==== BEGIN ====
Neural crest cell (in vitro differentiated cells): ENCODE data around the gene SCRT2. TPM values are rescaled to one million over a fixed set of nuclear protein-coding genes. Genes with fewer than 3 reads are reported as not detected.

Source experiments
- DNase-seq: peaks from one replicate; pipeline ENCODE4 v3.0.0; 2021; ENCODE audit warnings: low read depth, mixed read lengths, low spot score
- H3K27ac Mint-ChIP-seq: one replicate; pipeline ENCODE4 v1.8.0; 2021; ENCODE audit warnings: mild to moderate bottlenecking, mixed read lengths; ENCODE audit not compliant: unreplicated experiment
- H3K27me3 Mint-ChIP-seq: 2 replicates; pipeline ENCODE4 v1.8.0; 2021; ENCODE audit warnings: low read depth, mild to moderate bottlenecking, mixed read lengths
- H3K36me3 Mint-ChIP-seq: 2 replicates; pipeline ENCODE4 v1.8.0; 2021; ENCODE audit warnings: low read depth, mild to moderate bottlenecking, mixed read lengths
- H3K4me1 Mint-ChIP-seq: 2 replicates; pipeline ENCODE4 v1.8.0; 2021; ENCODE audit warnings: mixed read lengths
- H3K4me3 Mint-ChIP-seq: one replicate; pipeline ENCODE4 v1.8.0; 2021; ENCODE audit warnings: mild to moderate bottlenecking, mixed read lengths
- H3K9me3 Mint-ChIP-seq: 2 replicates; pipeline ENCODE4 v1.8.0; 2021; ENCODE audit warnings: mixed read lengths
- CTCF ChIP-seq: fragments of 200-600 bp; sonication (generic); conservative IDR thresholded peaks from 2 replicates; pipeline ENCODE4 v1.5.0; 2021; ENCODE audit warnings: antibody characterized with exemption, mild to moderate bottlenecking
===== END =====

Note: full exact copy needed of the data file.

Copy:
Neural crest cell (in vitro differentiated cells): ENCODE data around the gene SCRT2. TPM values are rescaled to one million over a fixed set of nuclear protein-coding genes. Genes with fewer than 3 reads are reported as not detected.

Source experiments
- DNase-seq: peaks from one replicate; pipeline ENCODE4 v3.0.0; 2021; ENCODE audit warnings: low read depth, mixed read lengths, low spot score
- H3K27ac Mint-ChIP-seq: one replicate; pipeline ENCODE4 v1.8.0; 2021; ENCODE audit warnings: mild to moderate bottlenecking, mixed read lengths; ENCODE audit not compliant: unreplicated experiment
- H3K27me3 Mint-ChIP-seq: 2 replicates; pipeline ENCODE4 v1.8.0; 2021; ENCODE audit warnings: low read depth, mild to moderate bottlenecking, mixed read lengths
- H3K36me3 Mint-ChIP-seq: 2 replicates; pipeline ENCODE4 v1.8.0; 2021; ENCODE audit warnings: low read depth, mild to moderate bottlenecking, mixed read lengths
- H3K4me1 Mint-ChIP-seq: 2 replicates; pipeline ENCODE4 v1.8.0; 2021; ENCODE audit warnings: mixed read lengths
- H3K4me3 Mint-ChIP-seq: one replicate; pipeline ENCODE4 v1.8.0; 2021; ENCODE audit warnings: mild to moderate bottlenecking, mixed read lengths
- H3K9me3 Mint-ChIP-seq: 2 replicates; pipeline ENCODE4 v1.8.0; 2021; ENCODE audit warnings: mixed read lengths
- CTCF ChIP-seq: fragments of 200-600 bp; sonication (generic); conservative IDR thresholded peaks from 2 replicates; pipeline ENCODE4 v1.5.0; 2021; ENCODE audit warnings: antibody characterized with exemption, mild to moderate bottlenecking